• Paul: I would say that New Zealand eliminated coronavirus via a Trump-style Border Wall (in the form of the Southern Ocean). They closed their border, which was in any case already closed to the low-skill migrants that are the primary source of U.S. population growth, and then it was pretty easy. Any number of U.S. states would be able to do this if they had the legal and practical ability to close their borders. As noted elsewhere on this blog, coronavirus has never managed a sustained outbreak in the U.S. other than in a handful of cities.

      Hawaii could trivially eliminate coronavirus, but what would be the point? Within a few weeks, an infected New Yorker or Bostonian would show up, break their weakly enforced quarantine, and start the epidemic again. suggests that our academic epidemiologists knew this on January 31:

      At this point, sharply curtailing air travel to and from China is more of an emotional or political reaction, said Dr. Michael T. Osterholm, an epidemiologist and director of the Center for Infectious Disease Research and Policy at the University of Minnesota.

      “The cow’s already out of the barn,” he said, ”and we’re now talking about shutting the barn door.”

    • Good points, Phil. Interesting paper from University of Minnesota on possible upcoming scenarios ( As soon as travel starts back up (or mass gatherings allowed), hopefully the states will either be in Scenario 1 or 3, or else the Church of the Shutdown will come back in vogue. Btw, even Thom Friedman (from your favorite paper, the NYT) has discovered Sweden now :-).

    • Paul: Thanks for the pointer to

      Such a rich source of material from Thomas Friedman…

      [opening paragraph: this is mostly Trump’s fault]

      President Trump has often described this pandemic as our “war” with an “invisible enemy” — the coronavirus. That war metaphor is wrong and misleading.

      [fails to point out that evolution is just a theory]

      Mother Nature does not reward the strongest or the smartest. She rewards the species that are the most adaptive in evolving the chemistry, biology and physics that she has endowed them with to thrive — no matter what she throws at them.

      [mischaracterizes Sweden’s strategy as depending on “herd immunity” (discredited by the Church of Shutdown”; the Swedes don’t lockdown because they think a feeble Western lockdown doesn’t change anything, not because they believe they will get to “herd immunity” on a significantly different date than anyone else]

      In case you’ve missed it, Sweden has taken a radically different approach in dealing with the coronavirus. It has essentially opted for a strategy of “herd immunity” through exposure.

      [classic begging the question: I know that shutdown works to save lives because look how many lives shutdown has saved in NYC. Even in writing about the Swedes he fails to understand them. The Swedish priests would say that NYC’s shutdown didn’t change the infection curve by more than a day or two.]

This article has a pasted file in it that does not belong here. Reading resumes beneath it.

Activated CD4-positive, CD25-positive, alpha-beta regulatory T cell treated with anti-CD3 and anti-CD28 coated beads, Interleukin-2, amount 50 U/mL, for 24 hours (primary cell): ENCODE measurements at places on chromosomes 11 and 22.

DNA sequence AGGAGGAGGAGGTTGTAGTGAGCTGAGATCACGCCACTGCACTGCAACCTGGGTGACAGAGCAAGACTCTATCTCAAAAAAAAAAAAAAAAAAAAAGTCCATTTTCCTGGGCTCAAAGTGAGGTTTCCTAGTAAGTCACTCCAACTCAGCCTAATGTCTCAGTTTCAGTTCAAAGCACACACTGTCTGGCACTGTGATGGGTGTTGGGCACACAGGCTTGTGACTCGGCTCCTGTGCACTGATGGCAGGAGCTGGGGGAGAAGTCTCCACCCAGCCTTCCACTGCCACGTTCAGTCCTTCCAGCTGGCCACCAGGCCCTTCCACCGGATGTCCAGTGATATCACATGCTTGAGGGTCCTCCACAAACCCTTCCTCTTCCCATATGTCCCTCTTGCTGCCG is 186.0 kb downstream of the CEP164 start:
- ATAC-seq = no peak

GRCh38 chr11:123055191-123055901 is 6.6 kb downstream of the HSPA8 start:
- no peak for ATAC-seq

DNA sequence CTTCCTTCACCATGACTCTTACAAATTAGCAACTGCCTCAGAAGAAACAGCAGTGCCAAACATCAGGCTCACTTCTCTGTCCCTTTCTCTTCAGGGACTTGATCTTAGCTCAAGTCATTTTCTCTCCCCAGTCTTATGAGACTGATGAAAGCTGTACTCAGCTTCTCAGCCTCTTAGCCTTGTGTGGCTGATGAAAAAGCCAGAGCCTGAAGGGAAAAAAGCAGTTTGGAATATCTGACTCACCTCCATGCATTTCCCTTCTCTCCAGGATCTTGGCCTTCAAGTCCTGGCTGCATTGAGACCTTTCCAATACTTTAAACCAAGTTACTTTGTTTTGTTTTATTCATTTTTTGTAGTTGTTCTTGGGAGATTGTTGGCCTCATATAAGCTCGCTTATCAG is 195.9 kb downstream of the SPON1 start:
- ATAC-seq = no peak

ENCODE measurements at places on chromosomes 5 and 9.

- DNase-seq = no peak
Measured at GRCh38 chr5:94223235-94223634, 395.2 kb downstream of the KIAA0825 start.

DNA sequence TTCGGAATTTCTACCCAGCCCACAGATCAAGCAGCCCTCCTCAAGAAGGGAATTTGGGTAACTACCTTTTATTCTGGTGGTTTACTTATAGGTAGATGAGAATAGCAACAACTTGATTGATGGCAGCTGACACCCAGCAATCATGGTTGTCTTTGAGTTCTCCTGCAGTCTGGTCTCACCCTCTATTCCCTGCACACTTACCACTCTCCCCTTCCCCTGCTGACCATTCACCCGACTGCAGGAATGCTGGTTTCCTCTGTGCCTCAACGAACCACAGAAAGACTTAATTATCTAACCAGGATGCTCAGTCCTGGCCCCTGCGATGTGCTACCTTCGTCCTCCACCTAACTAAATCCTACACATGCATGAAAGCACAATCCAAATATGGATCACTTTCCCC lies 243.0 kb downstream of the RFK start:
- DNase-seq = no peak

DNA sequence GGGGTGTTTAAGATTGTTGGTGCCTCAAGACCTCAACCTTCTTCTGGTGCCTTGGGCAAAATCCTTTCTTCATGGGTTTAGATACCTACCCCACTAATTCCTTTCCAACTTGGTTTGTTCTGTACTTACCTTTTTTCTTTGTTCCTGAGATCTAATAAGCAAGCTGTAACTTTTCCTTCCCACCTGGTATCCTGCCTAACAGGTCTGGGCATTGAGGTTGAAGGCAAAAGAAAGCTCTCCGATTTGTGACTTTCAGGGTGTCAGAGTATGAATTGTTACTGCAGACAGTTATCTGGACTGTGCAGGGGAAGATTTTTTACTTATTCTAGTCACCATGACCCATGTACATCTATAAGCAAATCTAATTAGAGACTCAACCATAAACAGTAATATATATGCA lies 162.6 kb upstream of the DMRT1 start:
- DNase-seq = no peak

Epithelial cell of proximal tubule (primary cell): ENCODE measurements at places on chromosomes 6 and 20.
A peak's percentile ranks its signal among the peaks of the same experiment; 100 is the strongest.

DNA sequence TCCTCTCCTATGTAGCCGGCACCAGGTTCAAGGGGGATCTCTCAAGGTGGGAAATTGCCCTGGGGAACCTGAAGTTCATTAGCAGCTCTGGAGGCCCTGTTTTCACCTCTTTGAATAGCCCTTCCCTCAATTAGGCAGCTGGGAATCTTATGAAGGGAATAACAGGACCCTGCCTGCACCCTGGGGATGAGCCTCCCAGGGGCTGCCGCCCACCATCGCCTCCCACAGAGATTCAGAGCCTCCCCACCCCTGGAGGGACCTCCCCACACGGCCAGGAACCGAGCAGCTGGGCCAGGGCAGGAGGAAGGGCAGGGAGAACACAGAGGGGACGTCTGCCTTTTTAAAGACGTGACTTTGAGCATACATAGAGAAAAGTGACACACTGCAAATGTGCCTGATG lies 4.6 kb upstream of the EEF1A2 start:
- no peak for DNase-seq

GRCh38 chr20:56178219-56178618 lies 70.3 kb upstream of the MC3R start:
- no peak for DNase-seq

Think of the challenge of New York City. Its hospitals would have been overwhelmed by the sudden crush of patients, so the months of lockdown of millions will surely, and vitally, have saved lives.

      [Sweden’s death rate is “high”; the Massachusetts death rate that is 2X higher is not worth mentioning.]

      It has come with a high cost, though. As USA Today noted: “Sweden has a population of 10 million people, about twice as large as its nearest Scandinavian neighbors. As of April 28, the country’s Covid-19 death toll reached 2,274, about five times higher than in Denmark and 11 times higher than in Norway.”

    • Friedman was smart enough to marry the daughter of a billionaire. Was he smart enough to pay attention to the former chief scientist of the European CDC and the rest of the Swedes earlier?

      And Trump seems to have finally become properly awed by the power of Mother Nature’s Covid-19, ordering federal distancing guidelines to stay in place until April 30. That is a good thing. But as we win this battle with the coronavirus and begin to think about the next round of stimulus that we want to inject into the economy — and there will be a next round — it is vital that we keep in mind just how much more destructive climate change could be for all of us, and make sure that we invest in long-term resilience against that as well.

      —– i.e., it is Trump’s fault, lockdown is the best strategy, and I am worried about climate change as I crank up the head in my 11,000+ square foot house.

      April 18:

      It is “Russian Roulette” to lift the shutdown without having an Asian-style testing/tracking system in place (i.e., the Swedes are doing it all wrong because they don’t bother with testing/tracking!)

    • As with most NYT articles, the most interesting part is reader comments. The #1 pick says “The point is that Sweden planned their approach against a backdrop of a much stronger safety net than we have.” The top NYT pick says “at least Sweden has universal healthcare”. The readers have faith in the health care system for treating a disease for which no medical treatment is available!